Australian carrier Qantas has posted its first annual loss since privatisation in 1995 and cancelled orders for 35 Boeing jets as high fuel costs and industrial action hammered its bottom line.
The airline announced a net loss of $256m (244 million Australian dollar), a half-billion-dollar reverse from a net profit of AU$250m in the previous 12 months.
The carrier blamed the annual loss on an 18 per cent rise in its fuel bill, an industrial dispute that the airline said cost AU$194m, and its struggling international business, which lost AU$450m.
A soaring Australian dollar and a bitter battle with unions over wages and conditions – that led to Alan Joyce, the chief executive, grounding the entire fleet for 48 hours in October – also cost the airline dearly.
This week, Joyce announced he was giving up his bonus and pay rise, a sign of more cost-cutting to come.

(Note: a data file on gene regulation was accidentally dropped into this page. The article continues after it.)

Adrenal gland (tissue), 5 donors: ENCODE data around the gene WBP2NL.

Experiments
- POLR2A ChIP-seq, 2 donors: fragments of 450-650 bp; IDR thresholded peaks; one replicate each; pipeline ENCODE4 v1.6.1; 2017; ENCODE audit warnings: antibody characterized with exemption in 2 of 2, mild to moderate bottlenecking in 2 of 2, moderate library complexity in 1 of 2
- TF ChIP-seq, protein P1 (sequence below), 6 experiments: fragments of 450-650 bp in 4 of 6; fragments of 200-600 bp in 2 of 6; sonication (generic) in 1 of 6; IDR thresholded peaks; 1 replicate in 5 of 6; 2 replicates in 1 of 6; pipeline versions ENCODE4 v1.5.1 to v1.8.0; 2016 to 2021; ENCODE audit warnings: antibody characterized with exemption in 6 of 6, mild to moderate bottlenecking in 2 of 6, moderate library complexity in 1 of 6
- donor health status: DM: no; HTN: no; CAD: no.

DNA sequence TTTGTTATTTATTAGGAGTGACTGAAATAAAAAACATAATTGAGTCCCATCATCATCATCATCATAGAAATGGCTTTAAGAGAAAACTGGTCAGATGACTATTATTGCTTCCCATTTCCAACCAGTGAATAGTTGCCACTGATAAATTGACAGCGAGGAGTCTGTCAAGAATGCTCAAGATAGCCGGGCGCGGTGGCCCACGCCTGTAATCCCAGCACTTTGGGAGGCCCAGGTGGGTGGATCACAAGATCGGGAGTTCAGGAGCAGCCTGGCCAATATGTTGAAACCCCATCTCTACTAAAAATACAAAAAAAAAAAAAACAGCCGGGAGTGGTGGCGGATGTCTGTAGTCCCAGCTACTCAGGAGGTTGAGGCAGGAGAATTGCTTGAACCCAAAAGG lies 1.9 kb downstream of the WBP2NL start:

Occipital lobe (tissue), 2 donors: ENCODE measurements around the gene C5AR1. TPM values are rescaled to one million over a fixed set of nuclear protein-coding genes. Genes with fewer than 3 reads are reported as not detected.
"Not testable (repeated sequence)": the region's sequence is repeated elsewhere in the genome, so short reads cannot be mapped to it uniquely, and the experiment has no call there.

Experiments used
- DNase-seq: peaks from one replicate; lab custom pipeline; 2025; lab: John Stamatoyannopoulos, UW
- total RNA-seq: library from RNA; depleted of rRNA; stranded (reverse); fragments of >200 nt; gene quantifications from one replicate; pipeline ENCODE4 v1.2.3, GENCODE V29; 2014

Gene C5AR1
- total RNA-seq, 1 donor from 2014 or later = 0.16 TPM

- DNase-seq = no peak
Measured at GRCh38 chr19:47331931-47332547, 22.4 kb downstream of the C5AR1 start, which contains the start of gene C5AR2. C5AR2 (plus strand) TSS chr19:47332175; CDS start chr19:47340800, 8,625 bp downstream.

“Over the course of the year we made significant progress in advancing the group’s strategy – building on our strong domestic business and frequent flyer programme and growing Jetstar across Asia,” he said.
“Qantas’ international’s turnaround plan is on track and set for improvement in 2012/13.”
The airline did not offer any forward looking profit guidance but said the operating environment and economic outlook “remains challenging, volatile and dependent on a number of uncontrollable external factors”. Joyce said.
“We will continue to invest capital efficiently as we target greater competitiveness and customer satisfaction to deliver a stronger Qantas group.”
To cut costs, Qantas cancelled orders for 35 Boeing 787 aircraft, a decision that represents an $8.5bn reduction in capital expenditure at list prices.